Health and safety professionals inside the boardroom

Many health and safety professionals ask how they might be considered for a future role on a board. Professional company director Dr Kirstin Ferguson provides some suggestions for how you might pursue this career goal.

Board directors require a range of skills so the first thing I remind anyone who is looking for a board role that it is not enough to, for example, simply bring health and safety skills and experience to the role. Whilst an understanding of health and safety is increasingly important for all directors, it is not on its own likely to be sufficient for you to obtain a role on a corporate board. As examples, corporate and commercial experience, financial literacy, the ability to contribute to strategy development and understanding how to identify and manage risk are all additional skills every director, or aspiring director, needs to be able to demonstrate. There are various ways you can develop your skills in these areas including successful periods in line management roles with P&L responsibility as well as undertaking professional company director courses.

Anyone looking to join a board might like to ask themselves the following questions:

  1. What kind of board would you like to join? There are many different kinds of boards such as publically listed companies, private companies, not-for-profit organisations, advisory boards or government boards. While there are similarities across all of them in terms of director’s duties, there are also a lot of practical differences that are important to understand.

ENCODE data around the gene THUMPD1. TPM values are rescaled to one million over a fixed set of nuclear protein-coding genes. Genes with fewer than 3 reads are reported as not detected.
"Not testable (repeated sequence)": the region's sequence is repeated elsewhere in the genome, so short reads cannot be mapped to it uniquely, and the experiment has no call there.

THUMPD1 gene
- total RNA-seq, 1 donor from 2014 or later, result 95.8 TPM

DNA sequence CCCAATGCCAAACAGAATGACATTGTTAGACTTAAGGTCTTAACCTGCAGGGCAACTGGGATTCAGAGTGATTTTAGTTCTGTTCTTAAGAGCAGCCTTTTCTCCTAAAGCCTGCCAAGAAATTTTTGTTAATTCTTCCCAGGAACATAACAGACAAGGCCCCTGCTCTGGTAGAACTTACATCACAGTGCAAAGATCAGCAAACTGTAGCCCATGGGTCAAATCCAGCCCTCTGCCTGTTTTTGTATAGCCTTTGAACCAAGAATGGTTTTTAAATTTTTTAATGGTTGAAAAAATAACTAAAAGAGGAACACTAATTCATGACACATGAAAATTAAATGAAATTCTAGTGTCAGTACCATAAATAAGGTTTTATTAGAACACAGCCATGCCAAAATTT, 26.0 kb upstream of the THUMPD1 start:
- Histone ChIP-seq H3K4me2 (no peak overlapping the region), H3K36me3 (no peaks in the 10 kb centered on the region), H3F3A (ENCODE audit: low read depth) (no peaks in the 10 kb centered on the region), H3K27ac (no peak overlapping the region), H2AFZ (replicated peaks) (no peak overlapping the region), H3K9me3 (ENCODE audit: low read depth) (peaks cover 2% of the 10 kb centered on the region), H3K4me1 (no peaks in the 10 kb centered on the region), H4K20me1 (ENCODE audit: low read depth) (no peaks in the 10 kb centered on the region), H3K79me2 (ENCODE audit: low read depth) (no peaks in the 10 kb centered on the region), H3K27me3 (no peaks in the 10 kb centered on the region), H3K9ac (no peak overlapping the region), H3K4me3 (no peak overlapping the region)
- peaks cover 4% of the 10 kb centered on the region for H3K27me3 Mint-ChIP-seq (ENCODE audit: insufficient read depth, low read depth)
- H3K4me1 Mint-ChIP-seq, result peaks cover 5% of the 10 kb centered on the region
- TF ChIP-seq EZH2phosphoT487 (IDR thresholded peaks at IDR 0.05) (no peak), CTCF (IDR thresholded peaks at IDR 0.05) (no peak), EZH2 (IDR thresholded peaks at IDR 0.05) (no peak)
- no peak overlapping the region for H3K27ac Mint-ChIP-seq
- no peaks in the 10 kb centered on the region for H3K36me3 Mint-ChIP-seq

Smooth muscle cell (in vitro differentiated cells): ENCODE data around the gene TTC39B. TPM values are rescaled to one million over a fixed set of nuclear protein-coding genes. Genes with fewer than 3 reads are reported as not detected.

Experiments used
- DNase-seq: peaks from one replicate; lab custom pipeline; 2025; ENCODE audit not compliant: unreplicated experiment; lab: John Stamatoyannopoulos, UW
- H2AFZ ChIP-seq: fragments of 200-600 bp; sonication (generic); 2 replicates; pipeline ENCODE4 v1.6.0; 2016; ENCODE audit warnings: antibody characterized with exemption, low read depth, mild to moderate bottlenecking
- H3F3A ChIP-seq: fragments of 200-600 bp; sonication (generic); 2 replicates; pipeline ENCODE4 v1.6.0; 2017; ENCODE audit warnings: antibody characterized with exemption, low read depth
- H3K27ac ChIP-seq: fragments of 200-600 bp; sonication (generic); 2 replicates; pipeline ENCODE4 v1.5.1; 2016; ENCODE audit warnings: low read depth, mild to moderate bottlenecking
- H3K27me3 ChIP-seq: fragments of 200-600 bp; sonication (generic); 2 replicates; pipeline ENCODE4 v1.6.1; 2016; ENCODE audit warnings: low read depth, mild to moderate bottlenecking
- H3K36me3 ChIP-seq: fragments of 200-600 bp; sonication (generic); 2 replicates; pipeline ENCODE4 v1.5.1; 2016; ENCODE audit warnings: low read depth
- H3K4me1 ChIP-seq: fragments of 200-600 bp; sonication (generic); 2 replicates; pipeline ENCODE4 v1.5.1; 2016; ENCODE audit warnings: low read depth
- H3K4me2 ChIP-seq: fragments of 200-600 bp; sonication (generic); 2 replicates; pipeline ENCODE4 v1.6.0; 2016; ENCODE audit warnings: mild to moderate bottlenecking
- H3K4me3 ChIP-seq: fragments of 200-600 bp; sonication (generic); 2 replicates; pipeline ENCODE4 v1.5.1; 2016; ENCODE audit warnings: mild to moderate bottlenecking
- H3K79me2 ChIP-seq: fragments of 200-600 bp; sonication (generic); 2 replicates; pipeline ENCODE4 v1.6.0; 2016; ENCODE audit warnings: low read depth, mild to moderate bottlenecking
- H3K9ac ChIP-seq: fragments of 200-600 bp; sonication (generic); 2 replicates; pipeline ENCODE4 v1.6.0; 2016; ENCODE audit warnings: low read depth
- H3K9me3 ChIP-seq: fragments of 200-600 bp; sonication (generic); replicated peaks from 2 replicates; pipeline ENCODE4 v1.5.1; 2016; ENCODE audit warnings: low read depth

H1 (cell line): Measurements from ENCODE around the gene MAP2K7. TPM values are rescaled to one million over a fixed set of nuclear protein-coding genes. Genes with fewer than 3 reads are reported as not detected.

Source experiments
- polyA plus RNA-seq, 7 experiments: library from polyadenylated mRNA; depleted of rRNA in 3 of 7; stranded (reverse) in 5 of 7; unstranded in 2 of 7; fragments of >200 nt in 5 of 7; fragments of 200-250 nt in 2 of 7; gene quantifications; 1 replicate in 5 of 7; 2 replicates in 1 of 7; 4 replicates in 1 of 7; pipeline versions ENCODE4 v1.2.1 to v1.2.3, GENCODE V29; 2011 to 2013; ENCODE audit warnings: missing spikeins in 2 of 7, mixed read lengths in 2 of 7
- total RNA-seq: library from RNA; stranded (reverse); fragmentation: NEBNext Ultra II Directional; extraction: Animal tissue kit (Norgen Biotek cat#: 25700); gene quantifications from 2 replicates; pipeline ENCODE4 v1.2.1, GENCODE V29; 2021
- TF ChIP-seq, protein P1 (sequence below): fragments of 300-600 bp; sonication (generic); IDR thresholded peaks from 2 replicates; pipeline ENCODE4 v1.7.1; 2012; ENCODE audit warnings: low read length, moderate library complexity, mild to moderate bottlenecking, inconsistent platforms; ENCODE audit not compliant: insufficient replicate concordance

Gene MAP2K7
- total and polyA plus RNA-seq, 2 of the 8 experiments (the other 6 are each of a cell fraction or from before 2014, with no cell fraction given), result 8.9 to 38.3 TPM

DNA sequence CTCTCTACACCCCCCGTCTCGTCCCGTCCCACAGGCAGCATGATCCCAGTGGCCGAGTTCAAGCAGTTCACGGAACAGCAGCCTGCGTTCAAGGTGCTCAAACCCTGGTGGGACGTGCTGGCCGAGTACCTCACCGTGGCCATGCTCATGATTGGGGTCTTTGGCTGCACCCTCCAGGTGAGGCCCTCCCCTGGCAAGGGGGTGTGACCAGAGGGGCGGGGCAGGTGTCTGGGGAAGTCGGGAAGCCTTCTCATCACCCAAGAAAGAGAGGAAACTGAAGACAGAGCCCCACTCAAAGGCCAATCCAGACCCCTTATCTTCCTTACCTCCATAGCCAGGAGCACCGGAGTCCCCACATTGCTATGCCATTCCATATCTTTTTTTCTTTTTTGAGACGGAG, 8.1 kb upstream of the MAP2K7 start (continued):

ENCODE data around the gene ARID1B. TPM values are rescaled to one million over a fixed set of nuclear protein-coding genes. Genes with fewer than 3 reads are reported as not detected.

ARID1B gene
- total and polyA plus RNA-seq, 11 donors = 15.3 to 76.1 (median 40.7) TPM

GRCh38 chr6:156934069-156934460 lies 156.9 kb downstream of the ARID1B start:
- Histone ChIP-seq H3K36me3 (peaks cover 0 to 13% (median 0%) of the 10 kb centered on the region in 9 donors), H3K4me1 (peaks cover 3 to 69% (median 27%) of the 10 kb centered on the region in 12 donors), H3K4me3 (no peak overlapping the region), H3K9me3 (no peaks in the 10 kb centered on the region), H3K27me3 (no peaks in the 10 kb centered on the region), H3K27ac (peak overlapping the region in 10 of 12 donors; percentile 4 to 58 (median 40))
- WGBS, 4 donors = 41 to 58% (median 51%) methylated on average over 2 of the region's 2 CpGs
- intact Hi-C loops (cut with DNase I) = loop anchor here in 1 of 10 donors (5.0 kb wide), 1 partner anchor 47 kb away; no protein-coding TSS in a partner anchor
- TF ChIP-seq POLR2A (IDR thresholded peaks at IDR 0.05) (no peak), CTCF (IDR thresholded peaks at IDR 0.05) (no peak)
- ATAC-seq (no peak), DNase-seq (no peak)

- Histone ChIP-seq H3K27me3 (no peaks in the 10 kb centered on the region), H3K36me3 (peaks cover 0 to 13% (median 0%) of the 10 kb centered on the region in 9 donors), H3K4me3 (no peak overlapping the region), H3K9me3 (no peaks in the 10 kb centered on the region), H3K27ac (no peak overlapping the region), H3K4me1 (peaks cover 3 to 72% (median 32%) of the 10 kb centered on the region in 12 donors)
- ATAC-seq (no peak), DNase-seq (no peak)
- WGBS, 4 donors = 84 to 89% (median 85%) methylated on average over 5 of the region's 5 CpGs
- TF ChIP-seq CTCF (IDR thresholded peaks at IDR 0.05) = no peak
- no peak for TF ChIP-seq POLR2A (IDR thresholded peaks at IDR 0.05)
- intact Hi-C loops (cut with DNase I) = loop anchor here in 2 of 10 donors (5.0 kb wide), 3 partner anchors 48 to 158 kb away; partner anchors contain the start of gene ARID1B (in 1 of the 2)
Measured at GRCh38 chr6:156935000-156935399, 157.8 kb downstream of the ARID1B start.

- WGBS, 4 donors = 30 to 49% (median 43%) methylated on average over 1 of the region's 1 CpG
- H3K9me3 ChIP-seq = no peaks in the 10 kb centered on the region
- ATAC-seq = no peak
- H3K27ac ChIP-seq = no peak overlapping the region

1. Have you got the time to commit to a board role? This will be particularly important if you are in full-time employment. Taking on a board role requires a considerable investment of time and focus so be sure this is something that you fully investigate before accepting a role.
  1. What value can you add to a board? This is often one of the harder questions to answer, particularly if you are currently in full-time employment. It is essential to think about the skills you can add as a board director and not as an executive. Many of your current hands on skills will not be required as a company director where the ability to think strategically and take a hands off approach is needed.

The practical steps to consider is to start expanding your networks, let people in your network know you are keen to be considered for board roles, explain the value you will add as a board director and put together a CV that focuses on the skills you will bring to the board, rather than one you would use to apply for an executive role.

 

Dr Kirstin Ferguson

Dr Kirstin Ferguson is a professional company director on public, private and government boards; and an international expert in safety governance and safety leadership for boards and senior executives. Dr Ferguson can be reached via www.orbitasgroup.com , you can follow her on Twitter (@kirstinferguson) or connect on Linked In.

 

3 replies
  1. Kazuko says:

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